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Govt revises Bangla calendar to match national days with West

| Updated: October 17, 2019 17:33:08

The Mughal Emperor Akbar invented the modern Bengali calendar that is still in use today. The Mughal Emperor Akbar invented the modern Bengali calendar that is still in use today.

Bangladesh government has revised the Bangla calendar to match the national days with the Western calendar.

The change has made Ashwin a 31-day month, which means Kartik has started on Thursday (today) and the season of Hemanta is delayed by a day as the revised calendar went into effect from Wednesday. 

Some newspapers, however, missed the revision and published Wednesday’s issues with the Bangla date as Kartik 1. Some online news outlets also showed Kartik 1 as the Bangla date.

The year 1426 is under way in line with the Bangla calendar, reports bdnews24.com.

In the old Bangla calendar, the first five months had 31 days and the remaining seven months 30, with Falgun, the 11th month, having an additional day in the leap year. 

The first six months will be with 31 days, Falgun 29 days (30 days in leap year), and the rest five months will have 30 days in line with the revised calendar.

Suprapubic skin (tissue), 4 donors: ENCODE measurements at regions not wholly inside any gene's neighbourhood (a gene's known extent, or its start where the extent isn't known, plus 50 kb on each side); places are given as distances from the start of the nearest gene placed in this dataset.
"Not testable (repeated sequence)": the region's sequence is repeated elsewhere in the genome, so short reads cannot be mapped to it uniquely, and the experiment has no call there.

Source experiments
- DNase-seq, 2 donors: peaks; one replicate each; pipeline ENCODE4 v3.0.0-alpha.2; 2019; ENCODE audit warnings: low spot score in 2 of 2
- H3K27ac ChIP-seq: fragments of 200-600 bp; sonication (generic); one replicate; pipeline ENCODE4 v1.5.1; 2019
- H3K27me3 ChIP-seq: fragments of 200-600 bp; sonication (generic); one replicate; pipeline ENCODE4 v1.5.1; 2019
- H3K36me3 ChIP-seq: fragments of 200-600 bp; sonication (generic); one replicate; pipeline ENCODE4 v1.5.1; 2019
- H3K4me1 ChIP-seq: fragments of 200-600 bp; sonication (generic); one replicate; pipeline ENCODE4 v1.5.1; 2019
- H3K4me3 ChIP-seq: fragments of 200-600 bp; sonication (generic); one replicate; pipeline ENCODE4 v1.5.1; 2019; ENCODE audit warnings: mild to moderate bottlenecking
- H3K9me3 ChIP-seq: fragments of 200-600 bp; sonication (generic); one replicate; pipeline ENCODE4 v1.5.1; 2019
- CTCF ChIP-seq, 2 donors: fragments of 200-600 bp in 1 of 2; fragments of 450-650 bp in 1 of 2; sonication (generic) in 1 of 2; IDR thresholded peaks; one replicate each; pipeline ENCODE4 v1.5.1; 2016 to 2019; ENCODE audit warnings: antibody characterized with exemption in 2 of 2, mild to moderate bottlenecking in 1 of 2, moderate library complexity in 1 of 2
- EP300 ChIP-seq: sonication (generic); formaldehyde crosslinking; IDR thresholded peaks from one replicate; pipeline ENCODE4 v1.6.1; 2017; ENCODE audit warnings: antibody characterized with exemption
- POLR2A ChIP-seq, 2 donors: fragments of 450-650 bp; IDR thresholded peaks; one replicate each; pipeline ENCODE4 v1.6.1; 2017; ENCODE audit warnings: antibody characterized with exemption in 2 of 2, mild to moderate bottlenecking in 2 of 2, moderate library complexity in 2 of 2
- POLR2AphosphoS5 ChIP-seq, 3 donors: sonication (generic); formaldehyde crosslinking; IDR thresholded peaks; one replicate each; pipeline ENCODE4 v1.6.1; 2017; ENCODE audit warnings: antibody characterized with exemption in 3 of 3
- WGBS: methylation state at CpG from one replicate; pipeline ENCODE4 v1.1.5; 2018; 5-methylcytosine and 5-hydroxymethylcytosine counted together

The public administration ministry had issued a circular notifying the change following recommendations by a special committee of the Bangla Academy, according to Mobarak Hossain, a director at the academy.

The committee headed by retired Dhaka University physicist Professor Ajoy Roy was formed in 2015.

“It has been done accommodating a myriad of demands,” Mobarak said.

The Language Martyrs’ Day of Feb 21, Independence Day of Mar 26 and Victory Day of Dec 16 will fall on Falgun 8, Chaitra 12, and Poush 1, respectively of the Bangla calendar for next 100 years now as they did in the Gregorian calendar years 1952 and 1971, according to Mobarak.

In the old Bangla calendar, Feb 21 fell on Falgun 9 earlier this year. After the change Dec 16 will fall on Poush 1, not on the second day of the month.

Mobarak said the Bangla New Year will also fall on Apr 14, Rabindra Joyanti of Baishakh 25 on May 8 and Nazrul Joyanti of Jaishthha 11 on May 25.

The Bangla calendar had been revised twice earlier. Astrophysicist Dr Meghnad Saha led the first revision in the 1950s and Dr Muhammad Shahidullah in 1963.

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